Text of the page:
So just give developers money already. You've got money, right? Truckloads of it? Great -- that's the cost of entry for this business.
Go find the developers with the shiniest games and straight up pay them to put their games on your system. And no, developers don't want coupons or vouchers or Bitcoin, they want cash money $USD.
Great, you've greased some palms. Now it's time to grease the wheels.
Zero Friction for Developers
You're gonna have your work cut out for you to have a service that's even as good as a small timer like Itch.
Believe it or not, Itch has some excellent developer tools. Honestly, probably the best in the whole business. Not only do they have a super easy web-based uploader, but their command line tools, Butler and Wharf, are best in class too. They far exceed what I've seen from Steam, Gog, and Humble in terms of ease of use, speed, efficiency, and reliability. There's currently no easier or faster store to upload your game to than Itch.
You're going to need to be at least as fast and easy. Because even though Itch will let me take 100% of revenue, and has amazing tools that I recommend to everyone who will listen, I still find it a pain to go over to Yet Another Storefront and upload Yet Another Build whenever I issue a new patch. This mental friction takes a real cost, especially when I have a Windows, Mac, and Linux build to patch.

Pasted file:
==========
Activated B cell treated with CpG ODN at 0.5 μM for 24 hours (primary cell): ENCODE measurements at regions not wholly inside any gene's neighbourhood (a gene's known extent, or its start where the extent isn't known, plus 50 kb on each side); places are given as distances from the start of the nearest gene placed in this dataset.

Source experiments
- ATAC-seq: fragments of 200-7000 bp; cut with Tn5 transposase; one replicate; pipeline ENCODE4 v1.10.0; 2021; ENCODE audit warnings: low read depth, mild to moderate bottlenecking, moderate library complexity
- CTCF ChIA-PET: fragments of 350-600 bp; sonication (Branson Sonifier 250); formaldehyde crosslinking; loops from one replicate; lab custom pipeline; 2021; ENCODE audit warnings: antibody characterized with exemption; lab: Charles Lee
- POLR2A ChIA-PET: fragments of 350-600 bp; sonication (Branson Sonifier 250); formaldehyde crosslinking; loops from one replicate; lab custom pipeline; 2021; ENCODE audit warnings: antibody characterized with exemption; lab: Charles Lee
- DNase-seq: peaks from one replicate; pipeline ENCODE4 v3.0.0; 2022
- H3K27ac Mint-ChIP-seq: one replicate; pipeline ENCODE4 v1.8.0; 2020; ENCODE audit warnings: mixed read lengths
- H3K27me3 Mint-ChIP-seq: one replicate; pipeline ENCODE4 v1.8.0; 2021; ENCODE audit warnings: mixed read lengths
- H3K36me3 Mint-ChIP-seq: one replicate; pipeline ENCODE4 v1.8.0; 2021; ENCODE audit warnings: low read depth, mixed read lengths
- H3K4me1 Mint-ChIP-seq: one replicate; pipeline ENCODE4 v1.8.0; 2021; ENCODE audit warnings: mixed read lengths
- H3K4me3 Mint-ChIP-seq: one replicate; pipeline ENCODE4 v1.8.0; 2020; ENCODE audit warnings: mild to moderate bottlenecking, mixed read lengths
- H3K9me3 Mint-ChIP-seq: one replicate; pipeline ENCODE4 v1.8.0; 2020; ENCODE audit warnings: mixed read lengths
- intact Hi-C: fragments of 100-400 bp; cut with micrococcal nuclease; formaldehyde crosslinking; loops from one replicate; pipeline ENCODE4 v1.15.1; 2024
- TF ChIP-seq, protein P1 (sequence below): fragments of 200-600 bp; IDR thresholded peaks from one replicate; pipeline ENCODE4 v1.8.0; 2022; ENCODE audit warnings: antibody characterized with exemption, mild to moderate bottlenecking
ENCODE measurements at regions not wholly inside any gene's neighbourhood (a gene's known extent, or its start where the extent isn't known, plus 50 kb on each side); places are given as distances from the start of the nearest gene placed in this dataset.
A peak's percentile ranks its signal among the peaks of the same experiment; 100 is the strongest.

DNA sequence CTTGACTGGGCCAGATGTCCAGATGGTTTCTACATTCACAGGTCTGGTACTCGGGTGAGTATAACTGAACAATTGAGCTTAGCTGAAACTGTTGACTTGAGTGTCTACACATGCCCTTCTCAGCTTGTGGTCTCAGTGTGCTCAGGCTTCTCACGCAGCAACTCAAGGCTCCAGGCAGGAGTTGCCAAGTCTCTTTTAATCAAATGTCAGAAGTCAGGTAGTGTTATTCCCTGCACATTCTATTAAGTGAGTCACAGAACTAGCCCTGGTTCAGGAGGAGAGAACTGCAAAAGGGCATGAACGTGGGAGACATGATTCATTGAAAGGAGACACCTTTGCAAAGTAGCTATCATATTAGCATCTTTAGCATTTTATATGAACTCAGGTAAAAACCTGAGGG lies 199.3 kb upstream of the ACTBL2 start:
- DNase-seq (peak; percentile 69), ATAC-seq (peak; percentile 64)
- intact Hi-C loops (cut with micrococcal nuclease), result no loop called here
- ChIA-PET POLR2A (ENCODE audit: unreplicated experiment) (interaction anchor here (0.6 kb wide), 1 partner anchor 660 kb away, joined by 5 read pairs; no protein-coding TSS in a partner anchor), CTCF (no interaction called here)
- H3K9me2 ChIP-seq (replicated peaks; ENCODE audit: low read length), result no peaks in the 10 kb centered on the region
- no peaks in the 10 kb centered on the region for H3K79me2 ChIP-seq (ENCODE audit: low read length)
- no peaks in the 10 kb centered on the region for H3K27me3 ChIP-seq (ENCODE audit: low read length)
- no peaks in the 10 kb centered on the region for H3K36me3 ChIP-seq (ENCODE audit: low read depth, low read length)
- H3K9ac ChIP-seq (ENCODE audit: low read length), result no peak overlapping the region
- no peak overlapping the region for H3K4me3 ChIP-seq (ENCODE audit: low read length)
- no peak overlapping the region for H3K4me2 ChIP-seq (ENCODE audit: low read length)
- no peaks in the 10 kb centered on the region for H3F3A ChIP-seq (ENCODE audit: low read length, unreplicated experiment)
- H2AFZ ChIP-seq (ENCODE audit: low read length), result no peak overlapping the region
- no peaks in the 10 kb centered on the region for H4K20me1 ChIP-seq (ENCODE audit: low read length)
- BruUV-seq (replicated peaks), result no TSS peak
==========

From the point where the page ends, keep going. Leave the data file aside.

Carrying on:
You as Yet Another Storefront get this mental friction simply by existing. The deck is already stacked against you. All you can do is add as close to zero as possible to it.
EDIT: Oh, and if you're designing your API? You need a really good reason for it to not look exactly like Steam's. Actually, no, you don't. There is no good reason. It needs to look exactly like Steam's, ideally being a drop-in replacement for the dll (copyright laws allowing). A developer needs to spend as close to zero seconds as possible reconfiguring their game for your system. If they have to recompile a special build just for you it's gonna be tough going.
Okay, let's say you've spent your war chest on attracting developers with big awesome games that people want to play. You've also made the best, most amazing backend possible for developers so whenever they mumble in their sleep their game is automagically uploaded to your servers, and a rainbow colored slip-and-slide unfurls ready to direct a torrent of cash money dollars into their bank account.
Even with all the awesome best latest newest games on your system, and developers totally on board, you still need to drag players kicking and screaming over to your system. Because all their games, and all their friends, and all their workshop mods, and all their everything is currently on Steam.